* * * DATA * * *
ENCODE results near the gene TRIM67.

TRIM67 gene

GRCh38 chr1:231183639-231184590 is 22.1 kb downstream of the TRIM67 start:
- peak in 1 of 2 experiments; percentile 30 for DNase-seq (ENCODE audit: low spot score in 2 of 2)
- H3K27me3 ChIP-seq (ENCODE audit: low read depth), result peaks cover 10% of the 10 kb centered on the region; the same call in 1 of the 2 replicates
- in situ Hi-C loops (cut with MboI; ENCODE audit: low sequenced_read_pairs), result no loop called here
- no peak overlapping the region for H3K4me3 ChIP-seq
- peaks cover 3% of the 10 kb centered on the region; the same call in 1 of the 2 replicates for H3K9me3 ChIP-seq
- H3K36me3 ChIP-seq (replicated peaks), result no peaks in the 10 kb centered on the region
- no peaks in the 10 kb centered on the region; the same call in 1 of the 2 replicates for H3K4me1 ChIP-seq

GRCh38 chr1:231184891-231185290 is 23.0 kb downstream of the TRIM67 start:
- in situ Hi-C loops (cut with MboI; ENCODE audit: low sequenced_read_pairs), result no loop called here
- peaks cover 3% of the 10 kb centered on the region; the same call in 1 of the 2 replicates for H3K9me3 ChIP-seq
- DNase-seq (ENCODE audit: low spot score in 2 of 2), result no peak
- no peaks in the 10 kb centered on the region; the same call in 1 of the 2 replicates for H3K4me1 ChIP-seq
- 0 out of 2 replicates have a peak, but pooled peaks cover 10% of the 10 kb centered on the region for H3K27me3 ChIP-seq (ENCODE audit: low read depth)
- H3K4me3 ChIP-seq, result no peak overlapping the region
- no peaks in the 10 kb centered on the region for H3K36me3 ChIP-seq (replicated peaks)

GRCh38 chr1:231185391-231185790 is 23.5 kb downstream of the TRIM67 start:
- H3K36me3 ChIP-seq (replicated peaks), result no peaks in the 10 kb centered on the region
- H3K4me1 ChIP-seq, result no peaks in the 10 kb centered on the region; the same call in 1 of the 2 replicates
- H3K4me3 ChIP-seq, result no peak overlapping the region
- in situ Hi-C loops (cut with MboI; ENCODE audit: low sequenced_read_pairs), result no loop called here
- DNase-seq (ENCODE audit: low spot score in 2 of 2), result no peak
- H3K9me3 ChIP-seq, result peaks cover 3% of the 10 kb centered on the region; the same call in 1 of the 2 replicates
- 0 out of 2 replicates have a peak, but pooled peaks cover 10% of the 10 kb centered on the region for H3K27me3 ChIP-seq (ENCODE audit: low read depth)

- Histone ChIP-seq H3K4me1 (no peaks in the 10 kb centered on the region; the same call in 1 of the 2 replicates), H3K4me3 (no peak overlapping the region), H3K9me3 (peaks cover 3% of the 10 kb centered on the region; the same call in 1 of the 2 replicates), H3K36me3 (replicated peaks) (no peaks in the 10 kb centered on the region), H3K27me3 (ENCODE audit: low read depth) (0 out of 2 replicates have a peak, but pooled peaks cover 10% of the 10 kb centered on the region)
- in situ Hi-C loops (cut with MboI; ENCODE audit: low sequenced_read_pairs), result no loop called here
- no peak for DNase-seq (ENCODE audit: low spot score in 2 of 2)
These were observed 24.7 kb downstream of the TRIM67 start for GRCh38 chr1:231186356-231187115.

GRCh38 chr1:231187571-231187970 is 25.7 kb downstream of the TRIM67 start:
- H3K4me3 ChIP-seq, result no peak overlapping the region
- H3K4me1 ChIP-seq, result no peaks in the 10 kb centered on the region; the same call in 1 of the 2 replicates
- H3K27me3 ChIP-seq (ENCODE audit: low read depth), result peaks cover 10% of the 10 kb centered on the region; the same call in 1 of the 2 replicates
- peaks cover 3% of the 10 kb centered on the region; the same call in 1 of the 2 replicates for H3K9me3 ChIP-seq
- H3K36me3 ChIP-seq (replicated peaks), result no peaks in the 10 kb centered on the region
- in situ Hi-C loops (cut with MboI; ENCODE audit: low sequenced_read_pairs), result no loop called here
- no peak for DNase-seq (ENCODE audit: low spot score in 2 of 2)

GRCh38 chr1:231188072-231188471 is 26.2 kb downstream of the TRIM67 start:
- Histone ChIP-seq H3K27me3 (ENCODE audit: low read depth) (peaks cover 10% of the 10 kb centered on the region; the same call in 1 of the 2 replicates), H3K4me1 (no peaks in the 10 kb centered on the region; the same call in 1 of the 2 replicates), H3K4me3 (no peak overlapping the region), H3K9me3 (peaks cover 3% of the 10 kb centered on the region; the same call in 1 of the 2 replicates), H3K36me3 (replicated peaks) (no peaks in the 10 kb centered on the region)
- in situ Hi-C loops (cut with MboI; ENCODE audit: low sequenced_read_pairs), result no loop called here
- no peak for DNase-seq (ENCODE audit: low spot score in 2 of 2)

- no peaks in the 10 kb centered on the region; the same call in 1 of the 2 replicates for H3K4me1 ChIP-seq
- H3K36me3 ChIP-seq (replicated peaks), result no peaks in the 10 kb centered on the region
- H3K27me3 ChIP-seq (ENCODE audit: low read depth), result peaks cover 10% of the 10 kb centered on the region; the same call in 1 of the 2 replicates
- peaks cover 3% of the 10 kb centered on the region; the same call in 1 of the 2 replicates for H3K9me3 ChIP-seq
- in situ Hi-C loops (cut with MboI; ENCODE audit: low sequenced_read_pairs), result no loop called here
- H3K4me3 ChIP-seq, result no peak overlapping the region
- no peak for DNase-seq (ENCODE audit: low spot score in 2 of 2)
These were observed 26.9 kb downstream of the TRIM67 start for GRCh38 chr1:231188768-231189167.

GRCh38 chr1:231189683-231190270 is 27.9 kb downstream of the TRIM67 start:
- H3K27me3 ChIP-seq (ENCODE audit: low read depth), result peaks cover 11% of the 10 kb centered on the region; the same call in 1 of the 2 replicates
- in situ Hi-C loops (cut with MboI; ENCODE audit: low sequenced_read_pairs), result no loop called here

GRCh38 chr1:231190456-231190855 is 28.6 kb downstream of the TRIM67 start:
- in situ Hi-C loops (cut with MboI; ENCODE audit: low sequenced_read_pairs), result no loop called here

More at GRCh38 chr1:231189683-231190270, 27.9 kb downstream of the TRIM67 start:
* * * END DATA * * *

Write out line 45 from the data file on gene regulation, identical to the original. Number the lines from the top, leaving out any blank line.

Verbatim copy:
- H3K27me3 ChIP-seq (ENCODE audit: low read depth), result peaks cover 10% of the 10 kb centered on the region; the same call in 1 of the 2 replicates